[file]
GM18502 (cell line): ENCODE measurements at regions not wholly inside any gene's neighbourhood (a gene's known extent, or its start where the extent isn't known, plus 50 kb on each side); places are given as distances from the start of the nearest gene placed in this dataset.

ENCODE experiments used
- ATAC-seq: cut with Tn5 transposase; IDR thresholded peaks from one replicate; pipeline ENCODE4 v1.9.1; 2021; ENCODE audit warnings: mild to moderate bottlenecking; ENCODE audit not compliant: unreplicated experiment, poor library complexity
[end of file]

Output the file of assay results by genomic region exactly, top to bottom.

GM18502 (cell line): ENCODE measurements at regions not wholly inside any gene's neighbourhood (a gene's known extent, or its start where the extent isn't known, plus 50 kb on each side); places are given as distances from the start of the nearest gene placed in this dataset.

ENCODE experiments used
- ATAC-seq: cut with Tn5 transposase; IDR thresholded peaks from one replicate; pipeline ENCODE4 v1.9.1; 2021; ENCODE audit warnings: mild to moderate bottlenecking; ENCODE audit not compliant: unreplicated experiment, poor library complexity